"This, bhikkhus, is the first case.

According to the Maha-Saccaka Sutta, which tells the story of his enlightenment, the Buddha first examined his past lives, then later(soon after) achieved liberating knowledge.

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  • I just thought of saying this: As far as I have read the texts of Hinduism, there are no Brahmins or Yogis or recluses, who seem to claim that this world is eternal. According to Hinduism, the world is just considered as a Maya (Illusion). Though I don't deny that they say Atman is eternal. – Gokul NC Nov 30 '15 at 7:29
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I don't think the Buddha knew his past lives long before he attained nirvana -- the descriptions I know of him accessing his past lives were during his final struggle.

To the best of my knowledge, past lives recollection is about concentration -- not necessarily samma samadhi as known in the sutras. The sutras imply that yogis could and have obtained such abilities and that it is not something the Buddha introduced.

The Buddha is said to have learned specific concentration practices (aka the arupa jhanas) from previous teachers before reaching nirvana, but it's not clear if he (or his teachers) knew any of the actual 4 jhana (as described in the sutras, with their factors and all). The interesting passage is the one he describes remembering reaching the 1st jhana state when he was a kid and that is when he "gets back on track" towards nirvana -- and that happened after training with his teachers. This suggests that his teachers did not teach or knew how to reach the 1st (and arguably any of the four) jhanas, and thus, opens up the possibility that samma samadhi could have been an original practice introduced or at least systematized by the Buddha.

Knowlege of previous lives is not unlocked with nirvana according to the sutras as such a person can still be bound to wrong view / ignorance (which nirvana is supposed to end). But it is presented as part of a path towards nirvana.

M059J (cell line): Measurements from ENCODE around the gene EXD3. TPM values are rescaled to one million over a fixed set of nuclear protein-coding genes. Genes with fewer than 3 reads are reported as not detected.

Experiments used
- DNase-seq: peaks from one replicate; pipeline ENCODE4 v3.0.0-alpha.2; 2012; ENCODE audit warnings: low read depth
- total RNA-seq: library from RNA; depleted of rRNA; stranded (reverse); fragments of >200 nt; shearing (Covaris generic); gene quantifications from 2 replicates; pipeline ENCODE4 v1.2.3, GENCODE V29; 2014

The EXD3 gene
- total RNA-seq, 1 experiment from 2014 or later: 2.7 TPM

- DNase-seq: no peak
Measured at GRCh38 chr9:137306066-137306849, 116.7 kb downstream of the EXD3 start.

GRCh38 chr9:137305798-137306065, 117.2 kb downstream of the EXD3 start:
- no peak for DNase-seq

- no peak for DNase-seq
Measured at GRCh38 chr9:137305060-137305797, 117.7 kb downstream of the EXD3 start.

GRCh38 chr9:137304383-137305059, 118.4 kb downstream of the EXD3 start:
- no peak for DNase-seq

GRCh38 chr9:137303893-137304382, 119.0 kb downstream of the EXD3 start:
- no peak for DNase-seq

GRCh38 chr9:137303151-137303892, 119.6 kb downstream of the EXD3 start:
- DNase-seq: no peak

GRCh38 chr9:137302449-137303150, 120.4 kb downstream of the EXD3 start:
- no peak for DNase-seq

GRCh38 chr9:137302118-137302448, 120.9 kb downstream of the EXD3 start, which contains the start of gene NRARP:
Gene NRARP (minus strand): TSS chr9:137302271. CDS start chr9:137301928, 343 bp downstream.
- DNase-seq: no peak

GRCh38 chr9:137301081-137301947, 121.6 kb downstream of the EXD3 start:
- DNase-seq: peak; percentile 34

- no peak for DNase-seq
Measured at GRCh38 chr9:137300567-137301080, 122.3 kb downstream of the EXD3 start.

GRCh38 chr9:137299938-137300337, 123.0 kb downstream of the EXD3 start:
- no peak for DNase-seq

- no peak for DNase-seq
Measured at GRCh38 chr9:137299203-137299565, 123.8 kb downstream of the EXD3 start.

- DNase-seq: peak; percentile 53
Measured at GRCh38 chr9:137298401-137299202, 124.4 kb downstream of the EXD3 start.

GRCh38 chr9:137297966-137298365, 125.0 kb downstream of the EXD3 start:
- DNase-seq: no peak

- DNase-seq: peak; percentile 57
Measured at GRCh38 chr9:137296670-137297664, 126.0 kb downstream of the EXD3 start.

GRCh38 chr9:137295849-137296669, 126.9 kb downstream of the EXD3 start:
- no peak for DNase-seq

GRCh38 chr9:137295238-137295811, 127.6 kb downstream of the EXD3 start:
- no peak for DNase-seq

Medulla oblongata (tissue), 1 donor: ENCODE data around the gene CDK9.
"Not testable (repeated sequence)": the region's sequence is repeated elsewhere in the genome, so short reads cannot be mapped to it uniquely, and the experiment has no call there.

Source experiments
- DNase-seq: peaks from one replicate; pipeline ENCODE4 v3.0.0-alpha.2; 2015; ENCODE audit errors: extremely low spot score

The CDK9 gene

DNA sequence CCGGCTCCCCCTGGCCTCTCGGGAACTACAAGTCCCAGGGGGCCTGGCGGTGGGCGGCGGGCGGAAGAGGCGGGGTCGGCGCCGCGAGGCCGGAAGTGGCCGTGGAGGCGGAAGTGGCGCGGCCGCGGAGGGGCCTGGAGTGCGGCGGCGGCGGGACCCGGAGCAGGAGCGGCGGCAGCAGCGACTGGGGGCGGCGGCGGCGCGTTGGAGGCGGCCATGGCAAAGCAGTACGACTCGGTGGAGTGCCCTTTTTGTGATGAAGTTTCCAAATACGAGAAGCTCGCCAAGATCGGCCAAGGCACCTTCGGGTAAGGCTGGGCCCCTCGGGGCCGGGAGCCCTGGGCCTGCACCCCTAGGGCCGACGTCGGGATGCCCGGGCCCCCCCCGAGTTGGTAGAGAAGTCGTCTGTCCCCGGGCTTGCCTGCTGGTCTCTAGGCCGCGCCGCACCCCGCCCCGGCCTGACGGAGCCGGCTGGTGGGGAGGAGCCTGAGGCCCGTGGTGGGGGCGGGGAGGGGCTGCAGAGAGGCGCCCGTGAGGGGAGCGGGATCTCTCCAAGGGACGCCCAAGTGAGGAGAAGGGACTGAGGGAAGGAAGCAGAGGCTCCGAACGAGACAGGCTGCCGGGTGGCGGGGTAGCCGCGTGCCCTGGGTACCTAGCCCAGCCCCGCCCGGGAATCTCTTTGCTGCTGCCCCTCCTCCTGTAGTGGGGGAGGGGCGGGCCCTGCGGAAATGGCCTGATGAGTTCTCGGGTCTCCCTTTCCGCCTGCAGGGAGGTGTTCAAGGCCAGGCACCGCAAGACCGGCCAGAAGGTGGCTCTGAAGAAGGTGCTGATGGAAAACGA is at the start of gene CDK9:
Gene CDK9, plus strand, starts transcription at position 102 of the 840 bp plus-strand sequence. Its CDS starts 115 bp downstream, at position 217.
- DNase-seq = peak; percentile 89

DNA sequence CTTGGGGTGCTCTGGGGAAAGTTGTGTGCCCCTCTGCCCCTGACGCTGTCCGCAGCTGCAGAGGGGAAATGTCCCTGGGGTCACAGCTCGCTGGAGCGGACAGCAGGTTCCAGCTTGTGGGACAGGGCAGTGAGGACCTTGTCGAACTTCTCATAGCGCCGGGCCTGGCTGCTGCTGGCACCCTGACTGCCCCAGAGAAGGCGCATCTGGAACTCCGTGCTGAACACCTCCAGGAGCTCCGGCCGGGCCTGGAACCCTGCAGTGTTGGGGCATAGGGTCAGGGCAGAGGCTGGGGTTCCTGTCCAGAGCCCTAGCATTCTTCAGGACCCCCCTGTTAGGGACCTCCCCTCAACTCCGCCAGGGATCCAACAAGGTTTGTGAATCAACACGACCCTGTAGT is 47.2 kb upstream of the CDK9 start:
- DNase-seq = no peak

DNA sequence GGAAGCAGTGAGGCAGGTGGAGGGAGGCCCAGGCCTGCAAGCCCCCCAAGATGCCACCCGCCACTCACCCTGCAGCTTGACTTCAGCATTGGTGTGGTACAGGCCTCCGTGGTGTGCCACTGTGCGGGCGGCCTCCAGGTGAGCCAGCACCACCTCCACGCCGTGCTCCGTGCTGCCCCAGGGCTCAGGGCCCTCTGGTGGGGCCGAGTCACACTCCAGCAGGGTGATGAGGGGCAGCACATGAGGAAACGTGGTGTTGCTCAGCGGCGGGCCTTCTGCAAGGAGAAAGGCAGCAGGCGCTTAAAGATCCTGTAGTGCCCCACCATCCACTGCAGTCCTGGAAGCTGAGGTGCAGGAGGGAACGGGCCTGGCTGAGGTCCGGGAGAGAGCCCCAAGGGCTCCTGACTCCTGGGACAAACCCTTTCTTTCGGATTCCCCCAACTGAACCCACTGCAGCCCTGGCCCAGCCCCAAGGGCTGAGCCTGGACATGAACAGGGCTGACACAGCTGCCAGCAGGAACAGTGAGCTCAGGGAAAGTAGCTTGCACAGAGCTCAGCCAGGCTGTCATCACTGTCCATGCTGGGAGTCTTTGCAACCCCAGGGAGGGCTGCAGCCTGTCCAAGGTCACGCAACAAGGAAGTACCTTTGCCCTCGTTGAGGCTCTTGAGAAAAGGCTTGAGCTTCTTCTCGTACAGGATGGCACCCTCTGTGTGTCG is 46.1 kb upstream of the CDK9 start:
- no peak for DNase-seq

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  • Ajahn Brahm also thinks that the Buddha discovered the jhanas which he taught. I agree the story as told doesn't quite make sense if his teachers taught him jhana. – Adamokkha Nov 30 '15 at 3:54
  • Jhana comes from dhyan a sanskrit word which is meditative state. You guys are talking about techniques which are are few thousands in India/china. Nothing is original in spiritual world. Millions of people have contributed to meditation techniques world over. Be a Buddhist but do not glorify Buddha. That is pride. – Shashank Khare Mar 5 '16 at 3:39
  • @ShashankKhare I'm sorry if you were lead to think the above is glorification -- or pride. – user382 Mar 5 '16 at 5:19
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Past lives are seen only when 6th chakra is fully active. In tibet there are people who activate your 6th chakra directly. But its not Nirbana. Nirbana is blooming of thousand petal lotus which is a metaphor for opening of final 7 th chakra. If you concentrate on center of your two eye brows you can have glimpse of your past lives. It will be not permanent though. Only when you are pure you should attempt to open it.

It is not a siddhi i.e. psychic power. Siddhis can be obtained by activating lower chakras but they are considered a distraction.

If you are at 6th 7th is not far off.